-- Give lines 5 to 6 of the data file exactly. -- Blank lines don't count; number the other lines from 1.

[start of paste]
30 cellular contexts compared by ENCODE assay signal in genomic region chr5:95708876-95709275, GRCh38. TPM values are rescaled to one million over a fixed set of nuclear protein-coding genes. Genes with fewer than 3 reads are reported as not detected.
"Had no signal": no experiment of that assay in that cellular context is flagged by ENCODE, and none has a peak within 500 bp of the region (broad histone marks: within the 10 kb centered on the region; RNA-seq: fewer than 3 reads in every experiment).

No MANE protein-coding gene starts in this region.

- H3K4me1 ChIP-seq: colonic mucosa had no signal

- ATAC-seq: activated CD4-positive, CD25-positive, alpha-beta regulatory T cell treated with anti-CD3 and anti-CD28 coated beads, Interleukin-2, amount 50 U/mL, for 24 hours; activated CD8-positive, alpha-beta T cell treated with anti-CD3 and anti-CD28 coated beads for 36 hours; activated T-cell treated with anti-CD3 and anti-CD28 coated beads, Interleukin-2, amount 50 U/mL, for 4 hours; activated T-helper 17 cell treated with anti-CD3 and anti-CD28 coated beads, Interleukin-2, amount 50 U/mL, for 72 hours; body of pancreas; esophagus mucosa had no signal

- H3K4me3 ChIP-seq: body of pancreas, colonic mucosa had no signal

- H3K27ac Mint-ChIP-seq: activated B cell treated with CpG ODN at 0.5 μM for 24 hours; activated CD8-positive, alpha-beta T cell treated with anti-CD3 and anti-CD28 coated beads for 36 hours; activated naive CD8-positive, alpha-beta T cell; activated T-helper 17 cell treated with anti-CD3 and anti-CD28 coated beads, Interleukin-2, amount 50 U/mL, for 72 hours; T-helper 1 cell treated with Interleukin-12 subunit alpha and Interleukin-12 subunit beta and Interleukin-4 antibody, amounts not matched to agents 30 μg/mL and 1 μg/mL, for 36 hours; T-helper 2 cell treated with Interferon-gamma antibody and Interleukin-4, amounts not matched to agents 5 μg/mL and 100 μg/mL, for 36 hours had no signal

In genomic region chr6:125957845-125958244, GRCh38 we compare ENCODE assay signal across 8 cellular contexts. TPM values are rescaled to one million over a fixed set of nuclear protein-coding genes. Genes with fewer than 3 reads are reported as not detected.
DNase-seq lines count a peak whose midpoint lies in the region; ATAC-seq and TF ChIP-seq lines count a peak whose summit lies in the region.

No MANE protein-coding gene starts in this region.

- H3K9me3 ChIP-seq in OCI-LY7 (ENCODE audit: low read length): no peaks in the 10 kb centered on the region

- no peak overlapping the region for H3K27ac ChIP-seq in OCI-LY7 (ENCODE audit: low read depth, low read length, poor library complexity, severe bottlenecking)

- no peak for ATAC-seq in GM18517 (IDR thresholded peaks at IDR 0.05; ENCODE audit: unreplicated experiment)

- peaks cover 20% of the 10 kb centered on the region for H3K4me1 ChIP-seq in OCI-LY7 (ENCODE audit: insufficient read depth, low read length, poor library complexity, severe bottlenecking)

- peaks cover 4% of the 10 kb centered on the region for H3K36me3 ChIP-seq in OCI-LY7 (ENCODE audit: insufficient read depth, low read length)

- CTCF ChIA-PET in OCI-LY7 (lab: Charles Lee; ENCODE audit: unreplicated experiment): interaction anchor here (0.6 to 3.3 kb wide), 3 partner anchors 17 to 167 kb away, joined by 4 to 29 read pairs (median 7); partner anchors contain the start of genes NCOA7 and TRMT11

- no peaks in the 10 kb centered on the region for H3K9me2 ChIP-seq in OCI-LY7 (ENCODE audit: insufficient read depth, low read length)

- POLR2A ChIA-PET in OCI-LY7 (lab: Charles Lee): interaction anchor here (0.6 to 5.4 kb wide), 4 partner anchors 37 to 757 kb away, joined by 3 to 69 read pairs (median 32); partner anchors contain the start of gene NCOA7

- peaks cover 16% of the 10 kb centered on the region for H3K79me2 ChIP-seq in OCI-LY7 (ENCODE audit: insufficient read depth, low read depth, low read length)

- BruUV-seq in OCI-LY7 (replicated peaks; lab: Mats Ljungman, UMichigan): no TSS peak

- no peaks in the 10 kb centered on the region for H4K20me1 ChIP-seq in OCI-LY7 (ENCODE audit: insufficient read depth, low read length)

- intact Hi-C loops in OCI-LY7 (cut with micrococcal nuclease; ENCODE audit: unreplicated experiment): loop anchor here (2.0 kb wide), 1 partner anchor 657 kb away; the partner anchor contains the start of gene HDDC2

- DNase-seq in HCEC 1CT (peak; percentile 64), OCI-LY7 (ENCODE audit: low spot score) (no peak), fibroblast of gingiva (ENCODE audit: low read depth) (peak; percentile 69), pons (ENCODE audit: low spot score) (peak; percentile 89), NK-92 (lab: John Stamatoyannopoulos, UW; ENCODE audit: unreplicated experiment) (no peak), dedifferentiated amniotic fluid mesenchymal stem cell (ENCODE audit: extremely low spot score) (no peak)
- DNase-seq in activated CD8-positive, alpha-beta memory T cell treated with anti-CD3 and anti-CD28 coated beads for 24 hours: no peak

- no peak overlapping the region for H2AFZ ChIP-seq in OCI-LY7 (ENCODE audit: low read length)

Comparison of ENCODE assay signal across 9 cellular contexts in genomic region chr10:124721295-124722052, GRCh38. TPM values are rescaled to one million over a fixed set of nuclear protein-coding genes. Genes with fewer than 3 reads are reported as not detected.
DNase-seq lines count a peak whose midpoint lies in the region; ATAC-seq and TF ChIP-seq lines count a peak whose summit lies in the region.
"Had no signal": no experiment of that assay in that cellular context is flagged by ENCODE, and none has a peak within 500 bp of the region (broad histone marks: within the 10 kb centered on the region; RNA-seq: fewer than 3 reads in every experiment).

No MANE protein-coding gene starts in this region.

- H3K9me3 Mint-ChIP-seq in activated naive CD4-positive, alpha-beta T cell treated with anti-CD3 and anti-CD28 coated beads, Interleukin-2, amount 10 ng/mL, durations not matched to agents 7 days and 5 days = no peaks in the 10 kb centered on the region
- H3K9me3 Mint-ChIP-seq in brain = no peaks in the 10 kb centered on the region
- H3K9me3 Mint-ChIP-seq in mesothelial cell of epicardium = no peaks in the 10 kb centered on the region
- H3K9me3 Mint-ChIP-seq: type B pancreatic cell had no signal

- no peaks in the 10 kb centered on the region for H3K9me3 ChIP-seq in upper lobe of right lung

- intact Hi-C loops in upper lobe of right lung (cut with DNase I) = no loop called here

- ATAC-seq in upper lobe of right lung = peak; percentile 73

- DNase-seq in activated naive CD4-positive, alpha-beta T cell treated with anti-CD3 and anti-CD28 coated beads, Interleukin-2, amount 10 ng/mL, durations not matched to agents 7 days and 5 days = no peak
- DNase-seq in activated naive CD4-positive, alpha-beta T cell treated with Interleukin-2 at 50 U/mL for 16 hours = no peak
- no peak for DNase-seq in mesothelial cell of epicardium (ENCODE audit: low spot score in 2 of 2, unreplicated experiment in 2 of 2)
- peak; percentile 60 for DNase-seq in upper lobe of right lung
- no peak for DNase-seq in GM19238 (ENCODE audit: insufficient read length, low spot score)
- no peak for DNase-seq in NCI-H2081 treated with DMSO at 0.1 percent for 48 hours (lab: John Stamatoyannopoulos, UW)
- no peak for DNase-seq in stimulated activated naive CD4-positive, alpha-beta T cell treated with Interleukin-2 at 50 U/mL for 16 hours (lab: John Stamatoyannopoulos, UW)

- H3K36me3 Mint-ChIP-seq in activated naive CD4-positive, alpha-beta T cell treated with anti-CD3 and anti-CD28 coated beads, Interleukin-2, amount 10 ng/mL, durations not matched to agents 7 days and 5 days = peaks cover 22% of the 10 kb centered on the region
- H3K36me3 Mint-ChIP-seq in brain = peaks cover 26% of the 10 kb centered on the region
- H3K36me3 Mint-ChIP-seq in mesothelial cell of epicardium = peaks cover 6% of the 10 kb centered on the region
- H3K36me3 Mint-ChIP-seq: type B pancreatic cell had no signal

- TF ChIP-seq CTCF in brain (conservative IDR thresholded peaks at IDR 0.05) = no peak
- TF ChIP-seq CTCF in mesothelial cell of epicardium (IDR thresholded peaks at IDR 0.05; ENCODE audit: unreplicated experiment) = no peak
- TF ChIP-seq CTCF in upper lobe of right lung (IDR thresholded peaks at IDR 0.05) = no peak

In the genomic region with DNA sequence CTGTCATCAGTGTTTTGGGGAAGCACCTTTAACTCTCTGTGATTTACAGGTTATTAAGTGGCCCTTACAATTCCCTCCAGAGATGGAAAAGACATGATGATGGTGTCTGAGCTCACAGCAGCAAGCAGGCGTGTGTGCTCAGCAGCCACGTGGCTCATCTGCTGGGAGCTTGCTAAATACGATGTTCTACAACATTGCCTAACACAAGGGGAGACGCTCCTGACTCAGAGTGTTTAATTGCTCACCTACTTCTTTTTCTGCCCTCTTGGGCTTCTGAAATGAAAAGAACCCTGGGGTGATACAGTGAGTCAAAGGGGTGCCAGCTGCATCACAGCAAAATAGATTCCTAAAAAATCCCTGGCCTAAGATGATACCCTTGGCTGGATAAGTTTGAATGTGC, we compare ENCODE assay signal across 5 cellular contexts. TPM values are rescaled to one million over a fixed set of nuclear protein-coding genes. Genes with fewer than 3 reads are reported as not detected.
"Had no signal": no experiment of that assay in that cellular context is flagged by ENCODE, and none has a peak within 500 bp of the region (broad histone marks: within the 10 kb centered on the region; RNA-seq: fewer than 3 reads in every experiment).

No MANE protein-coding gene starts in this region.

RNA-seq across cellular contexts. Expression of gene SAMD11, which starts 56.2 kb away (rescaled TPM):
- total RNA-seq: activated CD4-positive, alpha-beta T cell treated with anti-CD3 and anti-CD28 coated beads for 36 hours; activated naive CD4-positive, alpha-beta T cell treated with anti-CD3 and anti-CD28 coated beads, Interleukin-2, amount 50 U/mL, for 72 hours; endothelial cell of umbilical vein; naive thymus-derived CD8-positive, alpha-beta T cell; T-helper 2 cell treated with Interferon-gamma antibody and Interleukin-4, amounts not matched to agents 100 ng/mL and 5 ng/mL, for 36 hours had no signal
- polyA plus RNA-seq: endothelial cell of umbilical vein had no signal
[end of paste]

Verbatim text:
- ATAC-seq: activated CD4-positive, CD25-positive, alpha-beta regulatory T cell treated with anti-CD3 and anti-CD28 coated beads, Interleukin-2, amount 50 U/mL, for 24 hours; activated CD8-positive, alpha-beta T cell treated with anti-CD3 and anti-CD28 coated beads for 36 hours; activated T-cell treated with anti-CD3 and anti-CD28 coated beads, Interleukin-2, amount 50 U/mL, for 4 hours; activated T-helper 17 cell treated with anti-CD3 and anti-CD28 coated beads, Interleukin-2, amount 50 U/mL, for 72 hours; body of pancreas; esophagus mucosa had no signal

- H3K4me3 ChIP-seq: body of pancreas, colonic mucosa had no signal